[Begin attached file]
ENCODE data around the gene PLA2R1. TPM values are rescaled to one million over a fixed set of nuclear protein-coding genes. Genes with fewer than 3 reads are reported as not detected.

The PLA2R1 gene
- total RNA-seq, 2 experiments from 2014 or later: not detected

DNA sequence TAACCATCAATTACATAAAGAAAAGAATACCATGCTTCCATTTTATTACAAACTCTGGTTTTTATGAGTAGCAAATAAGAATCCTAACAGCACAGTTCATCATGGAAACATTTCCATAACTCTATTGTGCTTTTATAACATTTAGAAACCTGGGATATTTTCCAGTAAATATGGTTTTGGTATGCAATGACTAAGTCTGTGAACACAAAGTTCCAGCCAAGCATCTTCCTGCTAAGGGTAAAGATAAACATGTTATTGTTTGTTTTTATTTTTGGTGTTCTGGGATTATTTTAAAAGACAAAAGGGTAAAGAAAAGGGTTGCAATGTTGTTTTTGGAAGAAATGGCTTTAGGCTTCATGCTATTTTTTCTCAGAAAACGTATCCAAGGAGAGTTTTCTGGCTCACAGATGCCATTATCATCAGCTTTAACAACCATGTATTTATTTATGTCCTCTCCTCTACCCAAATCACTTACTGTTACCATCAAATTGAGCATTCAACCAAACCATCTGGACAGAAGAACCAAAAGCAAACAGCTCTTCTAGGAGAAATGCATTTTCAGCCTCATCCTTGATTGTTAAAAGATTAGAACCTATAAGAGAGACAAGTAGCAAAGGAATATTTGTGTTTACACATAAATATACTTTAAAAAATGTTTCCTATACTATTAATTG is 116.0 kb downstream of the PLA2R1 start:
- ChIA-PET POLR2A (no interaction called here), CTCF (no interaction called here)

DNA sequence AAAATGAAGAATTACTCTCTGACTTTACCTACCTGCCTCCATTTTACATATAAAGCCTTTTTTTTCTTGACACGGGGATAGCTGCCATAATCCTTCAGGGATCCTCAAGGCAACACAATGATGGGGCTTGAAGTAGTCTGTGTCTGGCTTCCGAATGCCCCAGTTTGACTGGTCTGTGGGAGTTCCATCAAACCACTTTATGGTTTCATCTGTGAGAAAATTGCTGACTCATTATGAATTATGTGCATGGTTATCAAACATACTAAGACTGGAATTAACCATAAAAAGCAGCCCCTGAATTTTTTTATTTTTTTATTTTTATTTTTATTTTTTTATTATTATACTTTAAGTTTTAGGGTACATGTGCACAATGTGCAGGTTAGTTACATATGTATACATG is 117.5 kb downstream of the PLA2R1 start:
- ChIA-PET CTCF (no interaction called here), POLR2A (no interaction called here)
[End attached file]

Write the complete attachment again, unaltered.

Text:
ENCODE data around the gene PLA2R1. TPM values are rescaled to one million over a fixed set of nuclear protein-coding genes. Genes with fewer than 3 reads are reported as not detected.

The PLA2R1 gene
- total RNA-seq, 2 experiments from 2014 or later: not detected

DNA sequence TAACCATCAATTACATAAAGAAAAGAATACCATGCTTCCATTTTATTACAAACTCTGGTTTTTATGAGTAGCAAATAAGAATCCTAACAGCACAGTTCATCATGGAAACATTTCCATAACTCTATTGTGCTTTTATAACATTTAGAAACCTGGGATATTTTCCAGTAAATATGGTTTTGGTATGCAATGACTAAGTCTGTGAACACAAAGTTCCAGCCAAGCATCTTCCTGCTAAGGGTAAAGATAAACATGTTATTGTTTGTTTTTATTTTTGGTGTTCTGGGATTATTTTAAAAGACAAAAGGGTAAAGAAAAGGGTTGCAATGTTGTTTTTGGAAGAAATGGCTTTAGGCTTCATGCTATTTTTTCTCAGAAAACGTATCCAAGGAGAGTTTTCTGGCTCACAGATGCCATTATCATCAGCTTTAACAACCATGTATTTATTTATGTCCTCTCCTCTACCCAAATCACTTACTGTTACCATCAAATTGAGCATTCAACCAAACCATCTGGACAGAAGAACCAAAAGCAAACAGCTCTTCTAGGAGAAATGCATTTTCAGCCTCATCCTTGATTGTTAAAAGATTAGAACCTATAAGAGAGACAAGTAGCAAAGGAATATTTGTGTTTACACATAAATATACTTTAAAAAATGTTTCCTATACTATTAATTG is 116.0 kb downstream of the PLA2R1 start:
- ChIA-PET POLR2A (no interaction called here), CTCF (no interaction called here)

DNA sequence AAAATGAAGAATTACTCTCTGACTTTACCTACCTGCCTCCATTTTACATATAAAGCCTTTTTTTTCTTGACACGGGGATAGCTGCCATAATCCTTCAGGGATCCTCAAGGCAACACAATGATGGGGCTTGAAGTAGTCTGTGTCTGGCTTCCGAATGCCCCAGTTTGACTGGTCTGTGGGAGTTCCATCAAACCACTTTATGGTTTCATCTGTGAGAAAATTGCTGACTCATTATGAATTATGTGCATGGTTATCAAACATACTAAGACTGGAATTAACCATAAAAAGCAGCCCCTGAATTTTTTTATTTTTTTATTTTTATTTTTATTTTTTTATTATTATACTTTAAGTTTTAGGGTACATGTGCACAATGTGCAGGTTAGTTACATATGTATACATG is 117.5 kb downstream of the PLA2R1 start:
- ChIA-PET CTCF (no interaction called here), POLR2A (no interaction called here)